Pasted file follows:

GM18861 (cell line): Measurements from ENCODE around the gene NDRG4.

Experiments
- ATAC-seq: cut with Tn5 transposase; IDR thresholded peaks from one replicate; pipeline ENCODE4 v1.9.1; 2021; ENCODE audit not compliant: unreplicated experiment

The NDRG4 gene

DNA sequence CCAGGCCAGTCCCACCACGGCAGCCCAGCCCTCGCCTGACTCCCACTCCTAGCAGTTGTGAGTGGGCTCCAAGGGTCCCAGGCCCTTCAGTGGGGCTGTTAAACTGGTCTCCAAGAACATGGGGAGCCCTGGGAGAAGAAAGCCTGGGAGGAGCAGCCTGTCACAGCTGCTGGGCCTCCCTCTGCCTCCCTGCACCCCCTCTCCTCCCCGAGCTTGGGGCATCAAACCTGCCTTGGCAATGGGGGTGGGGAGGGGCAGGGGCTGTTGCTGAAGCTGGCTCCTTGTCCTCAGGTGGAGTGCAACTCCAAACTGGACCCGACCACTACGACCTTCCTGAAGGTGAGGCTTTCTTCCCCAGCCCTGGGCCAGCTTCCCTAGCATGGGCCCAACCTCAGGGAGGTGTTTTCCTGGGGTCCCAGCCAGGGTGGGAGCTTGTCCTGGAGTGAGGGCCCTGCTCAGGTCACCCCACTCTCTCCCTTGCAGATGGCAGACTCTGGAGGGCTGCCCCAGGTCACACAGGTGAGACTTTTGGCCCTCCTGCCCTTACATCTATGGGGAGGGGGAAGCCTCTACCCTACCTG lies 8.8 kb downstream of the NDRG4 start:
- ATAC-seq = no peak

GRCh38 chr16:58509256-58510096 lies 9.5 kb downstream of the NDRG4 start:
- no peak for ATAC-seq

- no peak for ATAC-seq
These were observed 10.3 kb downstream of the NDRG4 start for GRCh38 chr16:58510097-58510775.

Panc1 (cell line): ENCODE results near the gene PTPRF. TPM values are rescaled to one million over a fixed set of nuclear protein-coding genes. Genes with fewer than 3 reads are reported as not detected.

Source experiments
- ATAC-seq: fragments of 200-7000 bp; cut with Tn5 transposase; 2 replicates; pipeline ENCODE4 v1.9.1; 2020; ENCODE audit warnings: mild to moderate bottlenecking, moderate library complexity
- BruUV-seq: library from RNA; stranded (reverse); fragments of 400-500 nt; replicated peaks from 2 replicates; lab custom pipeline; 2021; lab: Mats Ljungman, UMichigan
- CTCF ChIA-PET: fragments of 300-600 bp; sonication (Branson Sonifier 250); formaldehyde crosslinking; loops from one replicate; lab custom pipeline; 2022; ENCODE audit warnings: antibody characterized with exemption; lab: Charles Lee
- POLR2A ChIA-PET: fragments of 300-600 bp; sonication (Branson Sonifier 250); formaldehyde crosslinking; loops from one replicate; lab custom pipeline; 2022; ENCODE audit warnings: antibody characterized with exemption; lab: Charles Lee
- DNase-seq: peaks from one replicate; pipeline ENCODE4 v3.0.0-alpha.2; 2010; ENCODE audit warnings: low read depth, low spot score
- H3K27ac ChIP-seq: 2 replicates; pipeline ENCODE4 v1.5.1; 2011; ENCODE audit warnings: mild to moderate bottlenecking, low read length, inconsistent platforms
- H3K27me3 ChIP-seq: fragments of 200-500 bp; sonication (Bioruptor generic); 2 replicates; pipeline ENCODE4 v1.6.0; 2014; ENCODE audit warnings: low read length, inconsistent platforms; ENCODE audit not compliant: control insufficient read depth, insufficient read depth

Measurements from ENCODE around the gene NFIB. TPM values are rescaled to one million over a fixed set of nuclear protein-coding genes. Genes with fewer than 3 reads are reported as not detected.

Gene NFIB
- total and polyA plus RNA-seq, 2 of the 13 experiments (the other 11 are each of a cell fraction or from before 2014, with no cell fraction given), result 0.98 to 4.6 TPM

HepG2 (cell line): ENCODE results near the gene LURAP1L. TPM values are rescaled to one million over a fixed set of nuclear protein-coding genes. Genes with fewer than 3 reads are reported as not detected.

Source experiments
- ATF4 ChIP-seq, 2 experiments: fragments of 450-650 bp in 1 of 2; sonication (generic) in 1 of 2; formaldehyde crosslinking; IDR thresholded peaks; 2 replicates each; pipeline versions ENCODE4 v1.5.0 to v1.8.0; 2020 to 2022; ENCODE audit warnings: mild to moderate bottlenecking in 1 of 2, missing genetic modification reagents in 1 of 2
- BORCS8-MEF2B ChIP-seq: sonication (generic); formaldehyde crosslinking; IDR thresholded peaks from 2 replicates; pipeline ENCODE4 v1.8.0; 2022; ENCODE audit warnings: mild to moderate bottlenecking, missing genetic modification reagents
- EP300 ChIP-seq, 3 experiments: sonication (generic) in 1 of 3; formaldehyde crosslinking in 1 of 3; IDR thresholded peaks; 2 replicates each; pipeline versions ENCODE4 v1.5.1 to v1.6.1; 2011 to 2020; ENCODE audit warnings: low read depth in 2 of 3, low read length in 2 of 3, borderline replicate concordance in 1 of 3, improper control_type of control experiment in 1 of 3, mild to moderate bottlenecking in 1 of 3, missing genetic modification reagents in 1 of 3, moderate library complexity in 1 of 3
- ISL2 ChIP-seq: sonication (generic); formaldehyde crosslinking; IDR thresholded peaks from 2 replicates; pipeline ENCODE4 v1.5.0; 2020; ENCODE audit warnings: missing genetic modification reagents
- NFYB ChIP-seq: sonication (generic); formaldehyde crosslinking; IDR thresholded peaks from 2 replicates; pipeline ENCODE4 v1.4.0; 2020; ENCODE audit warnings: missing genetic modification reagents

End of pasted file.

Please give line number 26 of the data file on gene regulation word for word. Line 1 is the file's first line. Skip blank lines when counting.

- BORCS8-MEF2B ChIP-seq: sonication (generic); formaldehyde crosslinking; IDR thresholded peaks from 2 replicates; pipeline ENCODE4 v1.8.0; 2022; ENCODE audit warnings: mild to moderate bottlenecking, missing genetic modification reagents